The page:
Of all the albums in Mastodon’s vibrant discography, “Crack the Skye” is the most distinctive. Its distinction isn’t due to a higher level of quality or a lack thereof, but its departure from Mastodon’s original identity. The unreserved sludge held in common by their first three records makes a precious few appearances in “Crack the Skye”. Interestingly enough, the occasional bellow and plundering guitar riff seem even more powerful among the often churning album. The grumbling bass guitar in “Ghost of Karelia” and the familiar screams of the album’s title track, are no exception to that. Instrumentally, Mastodon has demonstrated their instrumental prowess once again, delivering precise riffs, solos, and drum fills that outclass the efforts of other sludge metal bands. Nevertheless, “Crack the Skye” is best described as progressive metal with a healthy dose of space rock; certainly not sludge metal. The mash up of genres grants the record an immersive atmospheric quality which is deliberately broken to lend a commanding air to their guitar solos and vocals. For the first time, singing has taken center stage over Mastodon’s signature guttural shouts. Their harmonies can be glorious, but are sometimes awkward such as in the pre-chorus of “Oblivion”. Despite their relative inexperience with singing, it still manages to add to the record’s synergy. Each song flows seamlessly into the next.
“Crack the Skye “continues on with the bands tradition of following a concept. However, never have they undertaken one so personal. Make no mistake, the album may be chalk full of topics like astral projection and the legendary Rasputin, but its true inspiration was the early death of a bandmate’s sister. Unfortunately, the concept is a bit too fleshed out and outlandish. The band may have overdone it in this aspect. Apart from this, there is little to complain about. The album starts off strong and ends even stronger: in a thirteen-minute epic. There is hardly a low point besides a couple of transitions featuring over repetition, something that could be mistaken for laziness. Given the emotional investment in the album it is more likely a thorough attempt to stick to the albums unique tone, which the band does very well. They put their fan base at risk with this album by changing their sound, but musically it is a success.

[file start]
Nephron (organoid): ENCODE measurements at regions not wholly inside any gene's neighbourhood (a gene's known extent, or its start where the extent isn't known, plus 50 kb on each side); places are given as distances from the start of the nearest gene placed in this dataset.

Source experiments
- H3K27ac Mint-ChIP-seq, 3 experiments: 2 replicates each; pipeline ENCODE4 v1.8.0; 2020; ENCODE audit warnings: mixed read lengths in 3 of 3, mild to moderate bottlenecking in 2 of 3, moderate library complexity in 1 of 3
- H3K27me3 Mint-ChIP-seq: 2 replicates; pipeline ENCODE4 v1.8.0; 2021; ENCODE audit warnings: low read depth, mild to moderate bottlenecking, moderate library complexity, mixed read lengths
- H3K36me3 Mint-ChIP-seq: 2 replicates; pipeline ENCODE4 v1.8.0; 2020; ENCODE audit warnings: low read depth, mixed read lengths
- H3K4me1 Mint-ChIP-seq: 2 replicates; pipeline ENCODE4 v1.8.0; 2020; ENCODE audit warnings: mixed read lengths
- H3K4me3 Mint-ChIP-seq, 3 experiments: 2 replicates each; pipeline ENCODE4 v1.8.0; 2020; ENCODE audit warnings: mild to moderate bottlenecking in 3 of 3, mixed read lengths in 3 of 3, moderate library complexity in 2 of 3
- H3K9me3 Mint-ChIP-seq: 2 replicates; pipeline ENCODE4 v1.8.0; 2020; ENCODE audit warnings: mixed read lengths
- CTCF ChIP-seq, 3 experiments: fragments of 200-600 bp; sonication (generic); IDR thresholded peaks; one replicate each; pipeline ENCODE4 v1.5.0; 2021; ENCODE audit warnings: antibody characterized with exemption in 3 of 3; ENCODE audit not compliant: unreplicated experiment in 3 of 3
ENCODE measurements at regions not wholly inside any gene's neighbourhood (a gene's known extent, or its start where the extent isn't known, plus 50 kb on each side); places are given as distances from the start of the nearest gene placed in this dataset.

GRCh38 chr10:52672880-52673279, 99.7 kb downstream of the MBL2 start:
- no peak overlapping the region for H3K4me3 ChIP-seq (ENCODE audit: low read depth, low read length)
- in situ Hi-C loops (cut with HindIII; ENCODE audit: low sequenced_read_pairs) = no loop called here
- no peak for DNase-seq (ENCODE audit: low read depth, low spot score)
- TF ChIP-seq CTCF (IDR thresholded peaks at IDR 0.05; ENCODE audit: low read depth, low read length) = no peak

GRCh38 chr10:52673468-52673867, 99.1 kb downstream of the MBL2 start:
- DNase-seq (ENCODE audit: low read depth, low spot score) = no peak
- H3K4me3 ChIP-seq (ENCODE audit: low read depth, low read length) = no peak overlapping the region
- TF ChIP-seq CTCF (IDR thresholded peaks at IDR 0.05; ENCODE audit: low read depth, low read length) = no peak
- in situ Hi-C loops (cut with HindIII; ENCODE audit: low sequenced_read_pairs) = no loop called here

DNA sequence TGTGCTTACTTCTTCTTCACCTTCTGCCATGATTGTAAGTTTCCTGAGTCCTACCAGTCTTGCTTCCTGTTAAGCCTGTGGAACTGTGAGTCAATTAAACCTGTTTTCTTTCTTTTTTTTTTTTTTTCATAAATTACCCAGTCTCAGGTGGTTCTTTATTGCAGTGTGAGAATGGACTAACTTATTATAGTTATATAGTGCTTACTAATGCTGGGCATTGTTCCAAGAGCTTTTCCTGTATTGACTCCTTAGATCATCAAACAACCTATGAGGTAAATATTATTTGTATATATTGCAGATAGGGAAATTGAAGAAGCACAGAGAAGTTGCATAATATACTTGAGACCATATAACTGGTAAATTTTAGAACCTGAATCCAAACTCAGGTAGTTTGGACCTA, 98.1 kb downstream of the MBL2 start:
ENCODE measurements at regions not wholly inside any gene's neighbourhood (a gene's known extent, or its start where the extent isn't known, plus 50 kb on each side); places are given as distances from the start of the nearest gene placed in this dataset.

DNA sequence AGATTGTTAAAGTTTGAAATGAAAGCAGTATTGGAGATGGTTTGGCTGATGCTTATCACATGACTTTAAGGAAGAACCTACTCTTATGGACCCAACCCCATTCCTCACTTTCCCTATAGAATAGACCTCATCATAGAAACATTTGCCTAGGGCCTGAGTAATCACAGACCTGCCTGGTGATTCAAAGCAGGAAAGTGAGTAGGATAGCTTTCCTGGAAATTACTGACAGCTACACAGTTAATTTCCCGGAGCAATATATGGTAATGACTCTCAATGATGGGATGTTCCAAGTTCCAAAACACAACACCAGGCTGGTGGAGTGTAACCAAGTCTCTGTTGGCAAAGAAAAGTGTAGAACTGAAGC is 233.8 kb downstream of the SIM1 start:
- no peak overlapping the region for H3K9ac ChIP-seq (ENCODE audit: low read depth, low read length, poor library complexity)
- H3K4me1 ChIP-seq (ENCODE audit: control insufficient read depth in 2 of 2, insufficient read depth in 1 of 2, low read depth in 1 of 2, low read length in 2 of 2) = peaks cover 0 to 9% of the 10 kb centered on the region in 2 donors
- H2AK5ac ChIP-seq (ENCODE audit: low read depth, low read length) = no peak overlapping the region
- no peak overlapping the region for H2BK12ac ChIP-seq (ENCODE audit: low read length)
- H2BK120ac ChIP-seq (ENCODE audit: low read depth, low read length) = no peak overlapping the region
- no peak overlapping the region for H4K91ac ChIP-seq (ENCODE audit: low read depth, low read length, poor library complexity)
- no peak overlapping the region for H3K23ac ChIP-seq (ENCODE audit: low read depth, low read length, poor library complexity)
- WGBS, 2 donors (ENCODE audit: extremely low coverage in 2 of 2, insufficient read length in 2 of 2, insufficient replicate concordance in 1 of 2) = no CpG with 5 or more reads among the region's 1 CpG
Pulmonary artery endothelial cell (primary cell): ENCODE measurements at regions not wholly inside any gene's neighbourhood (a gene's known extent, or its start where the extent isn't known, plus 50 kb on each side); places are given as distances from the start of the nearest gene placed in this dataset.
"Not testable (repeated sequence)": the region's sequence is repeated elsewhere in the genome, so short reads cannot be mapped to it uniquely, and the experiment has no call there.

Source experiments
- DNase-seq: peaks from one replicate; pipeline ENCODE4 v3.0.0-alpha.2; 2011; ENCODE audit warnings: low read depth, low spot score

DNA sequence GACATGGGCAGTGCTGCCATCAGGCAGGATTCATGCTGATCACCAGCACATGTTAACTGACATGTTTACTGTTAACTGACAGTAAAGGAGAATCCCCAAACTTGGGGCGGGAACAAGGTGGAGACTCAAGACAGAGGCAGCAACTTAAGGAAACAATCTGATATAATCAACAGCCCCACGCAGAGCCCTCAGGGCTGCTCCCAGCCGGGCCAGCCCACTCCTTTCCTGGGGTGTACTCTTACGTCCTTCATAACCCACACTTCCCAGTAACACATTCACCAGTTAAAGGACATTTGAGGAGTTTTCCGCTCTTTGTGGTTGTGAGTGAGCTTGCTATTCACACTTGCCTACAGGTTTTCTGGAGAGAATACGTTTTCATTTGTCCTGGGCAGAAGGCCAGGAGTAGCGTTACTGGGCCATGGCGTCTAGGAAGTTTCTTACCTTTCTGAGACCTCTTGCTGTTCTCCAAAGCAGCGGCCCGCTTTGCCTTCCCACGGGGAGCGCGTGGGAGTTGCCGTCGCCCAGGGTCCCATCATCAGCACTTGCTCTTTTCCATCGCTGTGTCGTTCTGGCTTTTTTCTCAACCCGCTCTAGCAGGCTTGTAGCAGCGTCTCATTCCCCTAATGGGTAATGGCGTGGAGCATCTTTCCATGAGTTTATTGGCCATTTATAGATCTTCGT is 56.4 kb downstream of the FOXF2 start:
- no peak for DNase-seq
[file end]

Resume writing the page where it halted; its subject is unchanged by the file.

Often when a metal band lightens up their musical palate, it is seen as an attempt to reach a larger audience or “sell out”, despite what they may claim. It is not uncommon for the quality of writing to decline too. The reasons for Mastodon’s decision to move away from their roots in “Crack the Skye” is unclear. The personal investment they have in the record, and its overall quality suggest that it could be their earnest attempt at something a little different. It’s not uncommon for artists to experiment with their ideas occasionally. However, looking at Mastodon post-“Crack the Skye”, it seems certain that the album was intended to test the world’s reception of a new sound before they committed to what might be called hard rock.
Album Review by Zach Norton, November 2016